The C-Eye Device

Cross-Linking at the Slit Lamp Visit us at ESCRS 2016, Booth C300

Discover the Future of Cross-Linking




Features

Our device will fit on all major slit lamp models and can be mounted within seconds.

The C-Eye device will constantly measure the amount of fluorescence that is emitted by the excited riboflavin. The amount of fluorescence correponds to the concentration of riboflavin in the cornea and the measurement is distance-dependent.

The C-Eye device constantly measures the riboflavin fluorescence. If too low levels are detected, the device will stop irradiation.
There are two possibilities for too ow levels:

  1. Low levels at start of treatment: the riboflavin was not administrered long enough and there is not enough riboflavin in the stroma, or the patient has moved its head away from the chinrest. Re-check the position of the patient’s head. If it was correct, then re-apply riboflavin and start the procedure.
  2. Low levels during the treatment: if the C-Eye device allowed the treatment to start, the concentration of riboflavin was sufficient and will stay sufficient over the few minutes needed for treatment. In this case, whenever the device stops irradiation during the treatment, the most probable reason is a major movement of the patient’s head.

The device is operated using single-use caps. They are the sterile interface between device and patient’s eye.

The irradiation emitted by the C-Eye device will be higher in the periphery of the cornea to compensate for the increased corneal thickness in the periphery.

The C-Eye device will offer different treatment intensities, all of which are scientifically validated for either CXL or PACK-CXL: 3, 9, 18 and 30 mW/cm2.

The C-Eye Device has no CE mark yet. Obtention is expected for spring 2017.

AMR

Antimicrobial resistance

  • In 2015, the WHO established the “Global Review on Antimicrobial Resistance”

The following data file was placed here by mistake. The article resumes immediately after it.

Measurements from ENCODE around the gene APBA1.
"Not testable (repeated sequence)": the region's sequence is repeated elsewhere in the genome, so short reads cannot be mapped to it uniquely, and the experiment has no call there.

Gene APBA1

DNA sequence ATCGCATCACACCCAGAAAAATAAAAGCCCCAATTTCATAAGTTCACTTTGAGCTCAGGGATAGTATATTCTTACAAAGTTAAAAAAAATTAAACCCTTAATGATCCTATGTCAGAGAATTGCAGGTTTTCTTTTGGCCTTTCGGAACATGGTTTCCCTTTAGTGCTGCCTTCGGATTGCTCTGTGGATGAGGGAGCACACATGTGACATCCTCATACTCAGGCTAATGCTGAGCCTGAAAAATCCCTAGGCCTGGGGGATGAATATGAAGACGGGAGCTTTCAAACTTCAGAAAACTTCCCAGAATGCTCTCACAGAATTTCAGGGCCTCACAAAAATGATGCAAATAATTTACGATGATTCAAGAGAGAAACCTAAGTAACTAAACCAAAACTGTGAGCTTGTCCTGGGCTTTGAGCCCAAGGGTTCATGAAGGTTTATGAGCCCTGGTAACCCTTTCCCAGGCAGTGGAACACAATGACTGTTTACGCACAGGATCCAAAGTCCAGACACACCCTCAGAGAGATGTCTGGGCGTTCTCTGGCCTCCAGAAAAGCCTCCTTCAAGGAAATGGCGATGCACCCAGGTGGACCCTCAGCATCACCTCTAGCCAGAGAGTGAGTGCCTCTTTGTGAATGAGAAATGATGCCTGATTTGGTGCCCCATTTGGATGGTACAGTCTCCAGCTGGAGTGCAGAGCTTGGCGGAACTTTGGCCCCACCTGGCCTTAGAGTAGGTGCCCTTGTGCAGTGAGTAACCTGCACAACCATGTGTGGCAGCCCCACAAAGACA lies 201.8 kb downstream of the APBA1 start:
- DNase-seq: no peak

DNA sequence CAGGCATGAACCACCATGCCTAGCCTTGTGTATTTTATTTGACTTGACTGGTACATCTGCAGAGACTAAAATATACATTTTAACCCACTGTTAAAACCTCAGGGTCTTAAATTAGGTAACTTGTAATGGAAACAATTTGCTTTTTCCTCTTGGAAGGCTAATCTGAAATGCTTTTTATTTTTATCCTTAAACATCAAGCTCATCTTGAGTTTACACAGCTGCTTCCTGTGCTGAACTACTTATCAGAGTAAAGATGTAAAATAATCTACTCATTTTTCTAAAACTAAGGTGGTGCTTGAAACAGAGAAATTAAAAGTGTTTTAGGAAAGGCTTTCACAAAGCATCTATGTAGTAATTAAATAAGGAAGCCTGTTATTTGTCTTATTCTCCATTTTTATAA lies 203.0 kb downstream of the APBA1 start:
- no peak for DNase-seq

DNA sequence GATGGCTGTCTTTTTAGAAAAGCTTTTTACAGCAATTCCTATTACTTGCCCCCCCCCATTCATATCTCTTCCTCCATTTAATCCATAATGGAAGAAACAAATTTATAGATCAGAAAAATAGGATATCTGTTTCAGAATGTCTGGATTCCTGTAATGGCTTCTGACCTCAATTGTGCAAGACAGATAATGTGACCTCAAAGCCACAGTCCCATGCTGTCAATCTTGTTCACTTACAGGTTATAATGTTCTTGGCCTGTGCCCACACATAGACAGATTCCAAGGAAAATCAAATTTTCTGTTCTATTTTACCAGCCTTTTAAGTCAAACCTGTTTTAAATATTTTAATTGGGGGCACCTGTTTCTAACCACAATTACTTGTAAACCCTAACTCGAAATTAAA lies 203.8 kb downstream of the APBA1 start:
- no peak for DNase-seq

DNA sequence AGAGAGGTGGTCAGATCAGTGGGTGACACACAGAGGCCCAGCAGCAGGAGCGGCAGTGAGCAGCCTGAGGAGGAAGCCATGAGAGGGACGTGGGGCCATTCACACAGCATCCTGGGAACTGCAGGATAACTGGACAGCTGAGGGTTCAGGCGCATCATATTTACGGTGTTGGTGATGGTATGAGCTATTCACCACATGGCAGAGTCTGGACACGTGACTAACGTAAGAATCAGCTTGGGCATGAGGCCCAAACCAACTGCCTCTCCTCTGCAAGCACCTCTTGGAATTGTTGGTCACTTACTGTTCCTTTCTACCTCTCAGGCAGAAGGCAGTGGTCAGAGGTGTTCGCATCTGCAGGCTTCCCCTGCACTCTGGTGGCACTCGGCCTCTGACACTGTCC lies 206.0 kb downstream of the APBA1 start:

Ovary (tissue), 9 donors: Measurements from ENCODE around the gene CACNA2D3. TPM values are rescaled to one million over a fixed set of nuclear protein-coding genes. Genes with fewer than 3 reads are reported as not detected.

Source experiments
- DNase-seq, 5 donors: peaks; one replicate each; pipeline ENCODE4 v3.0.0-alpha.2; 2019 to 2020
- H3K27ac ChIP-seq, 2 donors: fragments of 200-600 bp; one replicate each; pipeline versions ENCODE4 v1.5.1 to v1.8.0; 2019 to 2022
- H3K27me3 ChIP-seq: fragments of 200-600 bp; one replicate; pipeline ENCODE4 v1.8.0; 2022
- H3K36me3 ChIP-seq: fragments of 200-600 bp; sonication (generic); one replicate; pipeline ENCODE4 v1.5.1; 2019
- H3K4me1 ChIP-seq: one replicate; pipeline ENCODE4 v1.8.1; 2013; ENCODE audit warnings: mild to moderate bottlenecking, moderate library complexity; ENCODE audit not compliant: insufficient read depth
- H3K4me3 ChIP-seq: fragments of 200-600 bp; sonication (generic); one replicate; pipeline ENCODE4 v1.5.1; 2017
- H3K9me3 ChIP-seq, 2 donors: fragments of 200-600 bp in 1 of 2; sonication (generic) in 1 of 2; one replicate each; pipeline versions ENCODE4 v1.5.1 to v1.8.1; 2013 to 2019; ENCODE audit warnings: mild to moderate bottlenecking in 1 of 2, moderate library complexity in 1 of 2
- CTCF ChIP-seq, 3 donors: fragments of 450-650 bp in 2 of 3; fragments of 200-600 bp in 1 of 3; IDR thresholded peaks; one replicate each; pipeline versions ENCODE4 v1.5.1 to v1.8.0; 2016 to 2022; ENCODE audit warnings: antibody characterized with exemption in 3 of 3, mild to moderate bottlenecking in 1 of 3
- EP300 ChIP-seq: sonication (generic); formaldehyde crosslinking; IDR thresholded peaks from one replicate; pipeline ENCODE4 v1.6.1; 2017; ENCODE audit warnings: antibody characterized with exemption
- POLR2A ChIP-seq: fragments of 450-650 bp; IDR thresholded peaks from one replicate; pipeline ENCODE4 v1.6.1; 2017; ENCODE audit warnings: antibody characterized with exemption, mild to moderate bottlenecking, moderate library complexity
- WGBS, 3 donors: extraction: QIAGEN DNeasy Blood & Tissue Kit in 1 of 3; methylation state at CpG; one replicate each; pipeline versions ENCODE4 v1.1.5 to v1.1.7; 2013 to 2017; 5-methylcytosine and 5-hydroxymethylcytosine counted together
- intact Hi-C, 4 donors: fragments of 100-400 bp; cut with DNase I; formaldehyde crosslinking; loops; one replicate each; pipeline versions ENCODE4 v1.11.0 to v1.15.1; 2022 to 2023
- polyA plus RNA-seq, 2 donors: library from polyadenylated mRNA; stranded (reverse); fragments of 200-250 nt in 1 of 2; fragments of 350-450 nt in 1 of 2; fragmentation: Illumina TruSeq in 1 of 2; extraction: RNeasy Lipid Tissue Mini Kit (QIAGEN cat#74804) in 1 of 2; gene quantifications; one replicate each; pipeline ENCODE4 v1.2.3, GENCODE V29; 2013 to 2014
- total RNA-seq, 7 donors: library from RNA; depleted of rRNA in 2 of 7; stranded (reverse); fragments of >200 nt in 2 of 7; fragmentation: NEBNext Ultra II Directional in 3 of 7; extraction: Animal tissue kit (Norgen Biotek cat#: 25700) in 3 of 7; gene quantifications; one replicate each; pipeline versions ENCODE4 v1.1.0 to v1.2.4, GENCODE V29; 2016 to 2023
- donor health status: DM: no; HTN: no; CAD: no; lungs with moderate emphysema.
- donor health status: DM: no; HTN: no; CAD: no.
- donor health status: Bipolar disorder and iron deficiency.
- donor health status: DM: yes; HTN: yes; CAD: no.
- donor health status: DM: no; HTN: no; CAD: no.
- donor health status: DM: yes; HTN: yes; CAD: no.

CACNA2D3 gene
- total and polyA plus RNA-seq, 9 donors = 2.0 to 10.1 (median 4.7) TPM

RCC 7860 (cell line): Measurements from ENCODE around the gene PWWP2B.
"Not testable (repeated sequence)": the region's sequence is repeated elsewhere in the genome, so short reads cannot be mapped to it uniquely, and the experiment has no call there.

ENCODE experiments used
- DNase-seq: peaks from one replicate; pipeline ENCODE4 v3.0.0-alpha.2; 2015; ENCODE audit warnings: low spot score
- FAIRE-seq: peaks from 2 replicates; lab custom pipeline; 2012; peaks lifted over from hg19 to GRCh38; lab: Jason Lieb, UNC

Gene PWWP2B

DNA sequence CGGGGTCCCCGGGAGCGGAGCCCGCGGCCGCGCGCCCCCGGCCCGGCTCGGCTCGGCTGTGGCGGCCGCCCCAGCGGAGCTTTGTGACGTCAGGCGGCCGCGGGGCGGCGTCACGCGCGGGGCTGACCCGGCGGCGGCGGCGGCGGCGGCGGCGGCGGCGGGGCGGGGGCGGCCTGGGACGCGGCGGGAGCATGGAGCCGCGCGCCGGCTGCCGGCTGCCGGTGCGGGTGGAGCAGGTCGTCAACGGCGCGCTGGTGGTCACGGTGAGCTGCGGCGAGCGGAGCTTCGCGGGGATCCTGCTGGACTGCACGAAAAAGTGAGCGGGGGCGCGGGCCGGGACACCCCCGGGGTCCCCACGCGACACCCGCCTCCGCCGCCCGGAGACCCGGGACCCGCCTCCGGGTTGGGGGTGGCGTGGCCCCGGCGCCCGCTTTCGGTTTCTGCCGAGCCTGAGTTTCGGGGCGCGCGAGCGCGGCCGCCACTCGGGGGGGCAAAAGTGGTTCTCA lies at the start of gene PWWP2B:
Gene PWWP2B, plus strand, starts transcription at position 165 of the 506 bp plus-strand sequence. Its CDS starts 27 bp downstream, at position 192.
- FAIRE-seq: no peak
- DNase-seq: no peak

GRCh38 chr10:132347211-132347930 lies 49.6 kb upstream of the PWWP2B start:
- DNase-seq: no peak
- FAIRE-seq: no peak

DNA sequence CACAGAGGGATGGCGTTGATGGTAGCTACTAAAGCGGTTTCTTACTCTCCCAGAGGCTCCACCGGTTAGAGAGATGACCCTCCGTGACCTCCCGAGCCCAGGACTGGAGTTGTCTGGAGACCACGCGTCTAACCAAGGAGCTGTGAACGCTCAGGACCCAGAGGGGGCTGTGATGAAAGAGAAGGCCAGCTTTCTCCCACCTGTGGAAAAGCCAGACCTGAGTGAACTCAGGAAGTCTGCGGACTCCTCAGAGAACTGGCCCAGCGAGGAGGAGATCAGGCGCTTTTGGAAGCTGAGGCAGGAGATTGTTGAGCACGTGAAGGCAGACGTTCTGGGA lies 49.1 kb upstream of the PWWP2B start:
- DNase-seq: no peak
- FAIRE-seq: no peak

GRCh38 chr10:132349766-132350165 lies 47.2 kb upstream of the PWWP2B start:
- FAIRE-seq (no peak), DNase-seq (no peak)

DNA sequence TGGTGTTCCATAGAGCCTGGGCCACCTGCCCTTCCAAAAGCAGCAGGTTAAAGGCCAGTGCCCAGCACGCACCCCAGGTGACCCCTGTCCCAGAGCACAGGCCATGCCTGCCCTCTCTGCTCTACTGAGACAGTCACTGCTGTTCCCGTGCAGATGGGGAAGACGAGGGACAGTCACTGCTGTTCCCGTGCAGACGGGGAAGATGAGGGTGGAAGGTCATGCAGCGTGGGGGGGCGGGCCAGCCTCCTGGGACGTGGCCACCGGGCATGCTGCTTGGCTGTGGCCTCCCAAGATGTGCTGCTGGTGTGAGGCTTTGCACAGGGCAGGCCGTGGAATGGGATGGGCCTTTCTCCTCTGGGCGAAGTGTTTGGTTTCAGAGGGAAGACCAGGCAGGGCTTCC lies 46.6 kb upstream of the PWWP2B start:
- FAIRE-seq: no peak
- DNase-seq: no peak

• It states that “Without urgent action, we are heading for a post-antibiotic era, in which common infections and minor injuries can once again kill”.
  • The graphic shows that by 2050, the WHO expects that more people will die due to antibiotic resistance than to cancer and diabetes combined.
  • For ophthalmology this will mean a distinct increase in antibiotic-resistant corneal infections.
  • PACK-CXL kills bacteria irrespective of their antibiotic resistance.
  • PACK-CXL also kills funghi, making it potentially attractive in mixed corneal infections.

Posts from EMAGine team members

 

OSN-logo-862x431

July 2016: Epi-on cross-linking not yet hitting go...

Ocular Surgery News. Interview with the ELZA co-founder Prof. Farhad ...
More
JRS-10-881x441

June 2016: ELZAs international clinical trial on e...

Journal of Refractive Surgery. Epi-on Cross-Linking has so far been ...
More
USC-Roski-logo-1200x600-881x441

April 2016: Farhad Hafezi research faculty of USC&...

USC Roski Eye Institute, Los Angeles. The Roski Eye Institute ...
More
SHIOL-logo1-881x441

April 2016: Cross-Linking Interview at the Hungari...

SHIOL Hungary 2016. Interview with Prof. Farhad Hafezi on "Current ...
More
JRS-09-881x441

March 2016: Does Pulsed Cross-Linking for keratoco...

Journal of Refractive Surgery. This clinical study by Alireza Peyman, ...
More
Bowman-2016-881x441

March 2016: Keynote Lecture at Bowman Club in Scot...

Bowman Club Annual Meeting, Glasgow, Scotland. The ELZA member Prof ...
More
USC-UpClose1-881x441-1

March 2016: Cross-Linking at USC Los Angeles

University of Southern California Los Angeles. Article on CXL for ...
More
LfS-logo-881x441

February 2016: Light for Sight, philantropic cross...

The Ophthalmologist. Cover story about the Light for Sight foundation ...
More
CABMM-UZH-Logo-1200x6002-881x441

February 2016: Our Ocular Cell Biology and Keratoc...

University of Zurich. We are proud and very excited to ...
More
European-Ophthalmic-Review-Cover-881x441

January 2016: How to choose the best cross-linking...

European Ophthalmic Review. Epi-on or epi-off? Accelerated or not? A ...
More